What to Do About Pig Poop? North Carolina Fights a Rising Ti

What to Do About Pig Poop? North Carolina Fights a Rising Ti

Postby Oscar » Sat Nov 01, 2014 8:11 am

What to Do About Pig Poop? North Carolina Fights a Rising Tide

[ http://news.nationalgeographic.com/news ... vironment/ ]

The pork-loving state faces challenges in protecting water from contamination.

By Sara Peach for National Geographic Published October 28, 2014

From the air, the place where bacon comes from is a quilt of fields and woods crossed by roads and winding creeks.

On an overcast day in September, I was buzzing over eastern North Carolina's flat coastal plain in a single-prop Piper Arrow with retired riverkeeper Rick Dove and pilot Bob Epting. From an altitude of 1,200 feet (366 meters), we gazed down at the land of hogs: fields in every direction dotted with long, metal-roofed barns housing thousands of animals—and, shimmering in the faint sunlight, the pink ponds that held their waste.

The animals were destined to become honey-cured ham, bologna, smoked sausage, pulled pork, pork chops, bacon bits, and more. The meat would be shipped all over the world.

But before the hogs left the state, they would poop, a lot.

That waste is a lingering, stinky problem for North Carolina and other hog-heavy states like Iowa, Minnesota, Illinois, and Indiana. Those states are the leading suppliers of meat to a nation—and increasingly, a world—with an abiding love of cheap pork. But residents must contend with waste from millions of hogs, which fouls the air near large operations and can contaminate local water supplies with germs and excess nutrients.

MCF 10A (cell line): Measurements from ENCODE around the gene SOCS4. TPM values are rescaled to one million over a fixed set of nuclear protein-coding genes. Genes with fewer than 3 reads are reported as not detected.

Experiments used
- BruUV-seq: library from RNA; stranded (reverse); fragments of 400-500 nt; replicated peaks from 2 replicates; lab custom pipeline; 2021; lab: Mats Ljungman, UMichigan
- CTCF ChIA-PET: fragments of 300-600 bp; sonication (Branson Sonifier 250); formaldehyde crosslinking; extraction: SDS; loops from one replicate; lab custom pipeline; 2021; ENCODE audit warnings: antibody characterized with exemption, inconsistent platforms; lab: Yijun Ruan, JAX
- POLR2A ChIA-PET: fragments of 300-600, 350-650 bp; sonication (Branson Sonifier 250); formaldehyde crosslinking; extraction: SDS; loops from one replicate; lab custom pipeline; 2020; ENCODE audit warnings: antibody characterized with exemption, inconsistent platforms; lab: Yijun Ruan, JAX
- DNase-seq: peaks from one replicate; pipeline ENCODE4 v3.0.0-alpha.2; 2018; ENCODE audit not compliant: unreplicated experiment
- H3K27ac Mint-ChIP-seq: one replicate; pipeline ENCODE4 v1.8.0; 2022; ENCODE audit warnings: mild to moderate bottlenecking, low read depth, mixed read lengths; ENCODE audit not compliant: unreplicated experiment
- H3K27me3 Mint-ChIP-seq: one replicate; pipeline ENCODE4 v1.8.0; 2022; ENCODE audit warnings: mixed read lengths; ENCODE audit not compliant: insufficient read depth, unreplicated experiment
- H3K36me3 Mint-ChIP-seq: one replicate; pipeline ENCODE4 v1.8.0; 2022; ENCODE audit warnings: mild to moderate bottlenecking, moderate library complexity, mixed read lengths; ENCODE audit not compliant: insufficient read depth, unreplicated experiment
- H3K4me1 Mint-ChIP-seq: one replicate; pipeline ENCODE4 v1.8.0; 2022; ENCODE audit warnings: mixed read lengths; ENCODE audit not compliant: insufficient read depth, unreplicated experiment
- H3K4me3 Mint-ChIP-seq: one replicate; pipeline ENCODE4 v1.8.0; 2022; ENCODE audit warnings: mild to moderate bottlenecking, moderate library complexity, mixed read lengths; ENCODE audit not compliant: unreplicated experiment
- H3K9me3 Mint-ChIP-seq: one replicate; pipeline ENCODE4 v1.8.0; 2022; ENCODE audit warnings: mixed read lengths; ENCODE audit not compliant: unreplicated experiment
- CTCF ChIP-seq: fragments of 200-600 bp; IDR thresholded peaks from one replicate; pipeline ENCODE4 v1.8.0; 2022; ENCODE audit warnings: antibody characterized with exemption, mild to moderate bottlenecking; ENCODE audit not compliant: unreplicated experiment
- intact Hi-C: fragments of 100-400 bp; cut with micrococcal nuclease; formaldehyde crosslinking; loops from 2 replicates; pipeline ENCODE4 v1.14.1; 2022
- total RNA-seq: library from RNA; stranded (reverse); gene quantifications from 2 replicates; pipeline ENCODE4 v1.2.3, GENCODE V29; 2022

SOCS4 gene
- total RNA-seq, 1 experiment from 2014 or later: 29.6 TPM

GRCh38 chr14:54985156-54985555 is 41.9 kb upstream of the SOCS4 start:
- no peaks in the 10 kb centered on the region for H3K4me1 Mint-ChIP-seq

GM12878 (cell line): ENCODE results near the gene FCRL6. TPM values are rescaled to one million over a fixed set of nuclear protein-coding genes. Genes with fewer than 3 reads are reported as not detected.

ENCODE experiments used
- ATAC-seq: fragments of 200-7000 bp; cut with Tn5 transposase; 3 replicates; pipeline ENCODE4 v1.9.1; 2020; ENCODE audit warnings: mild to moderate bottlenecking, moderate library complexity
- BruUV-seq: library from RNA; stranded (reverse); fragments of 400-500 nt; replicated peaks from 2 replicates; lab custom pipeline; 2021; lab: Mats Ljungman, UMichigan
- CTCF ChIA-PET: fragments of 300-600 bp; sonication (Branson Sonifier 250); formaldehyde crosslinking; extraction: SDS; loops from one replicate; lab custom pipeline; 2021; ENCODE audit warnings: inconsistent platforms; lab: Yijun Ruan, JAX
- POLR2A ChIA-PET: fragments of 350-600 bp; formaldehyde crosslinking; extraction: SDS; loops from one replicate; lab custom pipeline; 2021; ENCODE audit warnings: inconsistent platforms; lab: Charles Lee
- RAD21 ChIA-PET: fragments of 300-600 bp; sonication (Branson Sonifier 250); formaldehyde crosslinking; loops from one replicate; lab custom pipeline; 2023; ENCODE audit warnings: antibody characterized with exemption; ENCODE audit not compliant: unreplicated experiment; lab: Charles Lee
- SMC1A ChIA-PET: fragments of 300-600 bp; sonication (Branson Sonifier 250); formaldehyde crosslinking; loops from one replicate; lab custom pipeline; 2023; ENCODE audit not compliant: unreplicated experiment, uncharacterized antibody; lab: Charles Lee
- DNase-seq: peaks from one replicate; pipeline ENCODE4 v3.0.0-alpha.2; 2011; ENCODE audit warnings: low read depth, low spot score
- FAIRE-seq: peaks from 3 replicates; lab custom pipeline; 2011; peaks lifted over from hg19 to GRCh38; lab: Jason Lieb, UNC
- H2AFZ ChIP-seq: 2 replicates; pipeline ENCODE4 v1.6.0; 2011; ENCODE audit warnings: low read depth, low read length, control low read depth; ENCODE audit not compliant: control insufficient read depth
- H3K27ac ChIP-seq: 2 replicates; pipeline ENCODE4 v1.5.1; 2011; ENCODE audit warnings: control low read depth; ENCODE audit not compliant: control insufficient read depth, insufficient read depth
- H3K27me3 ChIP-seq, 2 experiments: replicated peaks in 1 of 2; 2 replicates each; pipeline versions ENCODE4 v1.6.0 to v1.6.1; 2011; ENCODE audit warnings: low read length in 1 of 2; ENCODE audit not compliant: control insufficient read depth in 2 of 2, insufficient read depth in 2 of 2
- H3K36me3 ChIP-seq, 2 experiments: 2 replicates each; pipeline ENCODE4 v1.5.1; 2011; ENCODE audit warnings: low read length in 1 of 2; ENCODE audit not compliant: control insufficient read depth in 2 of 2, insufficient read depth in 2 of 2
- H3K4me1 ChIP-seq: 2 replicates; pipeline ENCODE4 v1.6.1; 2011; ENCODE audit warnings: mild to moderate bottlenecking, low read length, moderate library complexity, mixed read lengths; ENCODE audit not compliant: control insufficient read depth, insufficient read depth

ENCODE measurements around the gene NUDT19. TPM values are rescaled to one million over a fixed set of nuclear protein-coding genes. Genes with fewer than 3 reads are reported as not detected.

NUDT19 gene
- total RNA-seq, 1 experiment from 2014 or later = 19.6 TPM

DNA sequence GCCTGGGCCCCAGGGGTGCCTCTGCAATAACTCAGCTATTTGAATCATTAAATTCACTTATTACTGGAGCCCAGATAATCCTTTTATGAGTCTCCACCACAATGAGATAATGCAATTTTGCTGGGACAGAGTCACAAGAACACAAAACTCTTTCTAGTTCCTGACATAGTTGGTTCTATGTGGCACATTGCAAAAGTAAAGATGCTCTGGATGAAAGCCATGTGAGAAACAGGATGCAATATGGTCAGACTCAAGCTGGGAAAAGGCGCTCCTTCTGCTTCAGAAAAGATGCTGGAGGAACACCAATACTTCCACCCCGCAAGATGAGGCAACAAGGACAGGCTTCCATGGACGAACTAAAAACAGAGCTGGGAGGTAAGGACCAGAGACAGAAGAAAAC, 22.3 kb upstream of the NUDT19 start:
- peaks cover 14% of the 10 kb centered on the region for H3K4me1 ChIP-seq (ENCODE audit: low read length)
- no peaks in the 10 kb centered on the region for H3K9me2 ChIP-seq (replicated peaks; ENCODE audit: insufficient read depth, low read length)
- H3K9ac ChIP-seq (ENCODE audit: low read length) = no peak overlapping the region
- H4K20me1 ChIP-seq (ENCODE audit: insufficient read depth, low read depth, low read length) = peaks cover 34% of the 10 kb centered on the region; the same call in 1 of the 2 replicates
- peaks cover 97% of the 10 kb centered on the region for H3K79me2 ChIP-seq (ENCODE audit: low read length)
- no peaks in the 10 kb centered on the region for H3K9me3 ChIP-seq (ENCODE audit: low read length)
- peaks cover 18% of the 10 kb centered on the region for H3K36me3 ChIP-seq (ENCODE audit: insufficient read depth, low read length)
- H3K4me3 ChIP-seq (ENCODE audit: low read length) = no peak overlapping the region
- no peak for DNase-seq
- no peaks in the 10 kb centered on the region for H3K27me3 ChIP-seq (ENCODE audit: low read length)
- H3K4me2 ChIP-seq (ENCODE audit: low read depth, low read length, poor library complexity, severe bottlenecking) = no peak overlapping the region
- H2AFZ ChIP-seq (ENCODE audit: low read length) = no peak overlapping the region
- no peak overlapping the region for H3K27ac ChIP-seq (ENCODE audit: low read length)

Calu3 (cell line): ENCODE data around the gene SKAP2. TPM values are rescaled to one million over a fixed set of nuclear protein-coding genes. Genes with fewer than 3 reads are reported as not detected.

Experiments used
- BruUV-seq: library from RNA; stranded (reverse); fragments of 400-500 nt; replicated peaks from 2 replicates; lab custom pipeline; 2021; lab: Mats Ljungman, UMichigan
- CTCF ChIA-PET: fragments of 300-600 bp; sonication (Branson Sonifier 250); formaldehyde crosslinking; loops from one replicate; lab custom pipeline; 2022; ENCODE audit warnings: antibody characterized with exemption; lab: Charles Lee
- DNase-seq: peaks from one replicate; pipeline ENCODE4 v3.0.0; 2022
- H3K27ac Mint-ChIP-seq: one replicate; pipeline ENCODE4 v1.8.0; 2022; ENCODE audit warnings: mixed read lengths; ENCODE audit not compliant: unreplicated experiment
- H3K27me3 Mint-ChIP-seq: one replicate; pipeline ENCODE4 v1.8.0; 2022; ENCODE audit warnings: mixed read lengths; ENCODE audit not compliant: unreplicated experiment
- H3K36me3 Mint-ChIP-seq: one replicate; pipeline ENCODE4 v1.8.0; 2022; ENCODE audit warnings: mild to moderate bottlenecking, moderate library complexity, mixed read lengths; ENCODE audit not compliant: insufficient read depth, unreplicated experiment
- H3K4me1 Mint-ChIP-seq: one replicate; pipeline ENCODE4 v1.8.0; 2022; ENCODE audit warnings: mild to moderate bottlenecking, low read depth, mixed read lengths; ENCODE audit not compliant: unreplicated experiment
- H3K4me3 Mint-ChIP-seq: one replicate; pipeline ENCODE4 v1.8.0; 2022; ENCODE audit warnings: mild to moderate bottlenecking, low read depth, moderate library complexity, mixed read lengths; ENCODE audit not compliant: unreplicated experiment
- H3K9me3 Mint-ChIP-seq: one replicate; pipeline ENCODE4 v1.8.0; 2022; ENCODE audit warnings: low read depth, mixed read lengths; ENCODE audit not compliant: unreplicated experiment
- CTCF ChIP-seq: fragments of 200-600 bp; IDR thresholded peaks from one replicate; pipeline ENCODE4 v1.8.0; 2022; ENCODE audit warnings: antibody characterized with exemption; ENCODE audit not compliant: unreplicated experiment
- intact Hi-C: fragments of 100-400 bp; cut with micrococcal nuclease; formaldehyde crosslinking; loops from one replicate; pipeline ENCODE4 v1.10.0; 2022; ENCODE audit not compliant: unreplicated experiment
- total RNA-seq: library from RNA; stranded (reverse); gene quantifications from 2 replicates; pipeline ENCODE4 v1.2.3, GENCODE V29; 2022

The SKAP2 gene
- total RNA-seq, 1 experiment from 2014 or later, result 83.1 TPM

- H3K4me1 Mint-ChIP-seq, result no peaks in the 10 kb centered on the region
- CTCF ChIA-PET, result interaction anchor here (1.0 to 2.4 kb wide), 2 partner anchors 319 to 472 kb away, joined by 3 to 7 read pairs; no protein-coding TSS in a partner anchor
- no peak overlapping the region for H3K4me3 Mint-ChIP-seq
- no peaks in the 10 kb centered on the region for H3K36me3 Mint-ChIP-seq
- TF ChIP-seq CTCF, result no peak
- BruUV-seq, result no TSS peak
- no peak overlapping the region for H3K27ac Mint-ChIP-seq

The dilemma is particularly acute for the barbecue-obsessed Tar Heel state, where swine sales totaled $2.9 billion in 2012. North Carolina gained national attention in 1999 when drenching rains from Hurricane Floyd caused waste ponds to rupture and flood, contaminating local water supplies. (Read "Carnivore's Dilemma" in National Geographic Magazine.)

Fifteen years after the disaster, the state remains the home of 8.9 million hogs—nearly as many as its human population of 9.8 million—making it the second largest pork producer in the nation. And despite a $17.1 million research project on waste options, it seems no one, in this state or elsewhere, quite knows what to do with all that poop.


[ http://news.nationalgeographic.com/news ... vironment/ ]
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